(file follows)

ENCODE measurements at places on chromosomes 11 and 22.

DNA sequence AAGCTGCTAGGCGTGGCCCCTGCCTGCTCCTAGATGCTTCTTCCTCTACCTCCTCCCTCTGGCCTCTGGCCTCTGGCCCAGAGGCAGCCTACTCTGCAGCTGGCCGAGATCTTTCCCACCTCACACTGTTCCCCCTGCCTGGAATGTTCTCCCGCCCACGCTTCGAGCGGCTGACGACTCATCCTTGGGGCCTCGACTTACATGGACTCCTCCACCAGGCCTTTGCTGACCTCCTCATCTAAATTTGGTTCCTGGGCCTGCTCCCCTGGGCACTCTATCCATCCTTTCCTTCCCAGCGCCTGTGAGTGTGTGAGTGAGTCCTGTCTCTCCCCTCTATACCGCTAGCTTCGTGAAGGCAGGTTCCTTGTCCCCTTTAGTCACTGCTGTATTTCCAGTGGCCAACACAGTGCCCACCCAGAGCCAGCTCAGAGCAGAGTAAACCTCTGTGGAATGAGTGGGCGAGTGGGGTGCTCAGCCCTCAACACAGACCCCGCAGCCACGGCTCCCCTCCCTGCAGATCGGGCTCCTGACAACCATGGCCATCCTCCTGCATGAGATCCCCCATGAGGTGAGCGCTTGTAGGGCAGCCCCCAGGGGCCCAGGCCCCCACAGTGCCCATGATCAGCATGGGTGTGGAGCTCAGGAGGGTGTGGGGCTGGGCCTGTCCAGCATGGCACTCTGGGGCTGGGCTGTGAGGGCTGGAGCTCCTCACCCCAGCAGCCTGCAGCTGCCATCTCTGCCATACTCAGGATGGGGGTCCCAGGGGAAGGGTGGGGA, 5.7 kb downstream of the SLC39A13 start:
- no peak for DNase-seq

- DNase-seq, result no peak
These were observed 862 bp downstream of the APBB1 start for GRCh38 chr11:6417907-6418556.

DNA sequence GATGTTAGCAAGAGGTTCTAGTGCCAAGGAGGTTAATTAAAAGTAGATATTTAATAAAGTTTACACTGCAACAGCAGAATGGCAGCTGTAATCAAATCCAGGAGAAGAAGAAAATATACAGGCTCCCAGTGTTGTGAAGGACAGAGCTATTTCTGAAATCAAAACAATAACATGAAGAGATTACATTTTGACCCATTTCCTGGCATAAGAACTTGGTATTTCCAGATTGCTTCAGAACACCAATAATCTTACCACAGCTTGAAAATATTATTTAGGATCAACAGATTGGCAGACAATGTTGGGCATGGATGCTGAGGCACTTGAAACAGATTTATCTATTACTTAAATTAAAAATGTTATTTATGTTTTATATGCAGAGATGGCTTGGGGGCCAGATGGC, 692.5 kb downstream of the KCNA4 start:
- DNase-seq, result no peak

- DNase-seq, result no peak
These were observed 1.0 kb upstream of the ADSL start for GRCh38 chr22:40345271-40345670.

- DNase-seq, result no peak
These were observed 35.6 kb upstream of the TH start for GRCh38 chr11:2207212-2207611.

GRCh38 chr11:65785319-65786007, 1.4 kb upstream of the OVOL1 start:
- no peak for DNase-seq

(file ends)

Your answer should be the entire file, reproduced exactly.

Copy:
ENCODE measurements at places on chromosomes 11 and 22.

DNA sequence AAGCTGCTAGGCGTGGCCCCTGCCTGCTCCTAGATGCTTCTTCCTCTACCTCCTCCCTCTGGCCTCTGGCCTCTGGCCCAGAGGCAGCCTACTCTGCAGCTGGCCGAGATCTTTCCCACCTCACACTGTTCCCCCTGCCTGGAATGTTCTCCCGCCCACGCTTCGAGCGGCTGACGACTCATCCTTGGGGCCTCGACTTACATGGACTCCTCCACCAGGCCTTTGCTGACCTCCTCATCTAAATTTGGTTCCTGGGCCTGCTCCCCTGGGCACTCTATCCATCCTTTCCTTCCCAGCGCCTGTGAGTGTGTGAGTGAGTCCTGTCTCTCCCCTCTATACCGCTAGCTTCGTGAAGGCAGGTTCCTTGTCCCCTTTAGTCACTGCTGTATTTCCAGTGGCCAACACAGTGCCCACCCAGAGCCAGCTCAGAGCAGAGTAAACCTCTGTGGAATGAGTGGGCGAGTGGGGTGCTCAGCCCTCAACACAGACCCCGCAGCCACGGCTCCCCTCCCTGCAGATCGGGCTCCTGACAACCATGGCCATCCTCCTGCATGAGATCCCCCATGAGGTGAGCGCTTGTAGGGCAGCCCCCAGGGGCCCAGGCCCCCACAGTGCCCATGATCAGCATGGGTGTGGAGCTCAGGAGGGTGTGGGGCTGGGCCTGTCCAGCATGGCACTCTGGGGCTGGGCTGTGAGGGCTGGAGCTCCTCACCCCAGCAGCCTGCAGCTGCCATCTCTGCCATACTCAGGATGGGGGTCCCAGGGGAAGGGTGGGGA, 5.7 kb downstream of the SLC39A13 start:
- no peak for DNase-seq

- DNase-seq, result no peak
These were observed 862 bp downstream of the APBB1 start for GRCh38 chr11:6417907-6418556.

DNA sequence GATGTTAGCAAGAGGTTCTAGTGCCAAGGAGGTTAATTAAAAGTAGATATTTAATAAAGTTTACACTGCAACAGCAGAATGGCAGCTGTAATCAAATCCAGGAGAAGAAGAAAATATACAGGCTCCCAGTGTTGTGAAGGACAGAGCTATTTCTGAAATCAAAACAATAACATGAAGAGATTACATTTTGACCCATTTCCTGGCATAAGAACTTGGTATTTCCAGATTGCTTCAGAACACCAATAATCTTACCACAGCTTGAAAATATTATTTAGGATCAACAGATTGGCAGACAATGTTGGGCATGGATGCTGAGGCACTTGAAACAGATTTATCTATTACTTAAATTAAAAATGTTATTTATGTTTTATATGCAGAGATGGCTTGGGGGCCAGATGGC, 692.5 kb downstream of the KCNA4 start:
- DNase-seq, result no peak

- DNase-seq, result no peak
These were observed 1.0 kb upstream of the ADSL start for GRCh38 chr22:40345271-40345670.

- DNase-seq, result no peak
These were observed 35.6 kb upstream of the TH start for GRCh38 chr11:2207212-2207611.

GRCh38 chr11:65785319-65786007, 1.4 kb upstream of the OVOL1 start:
- no peak for DNase-seq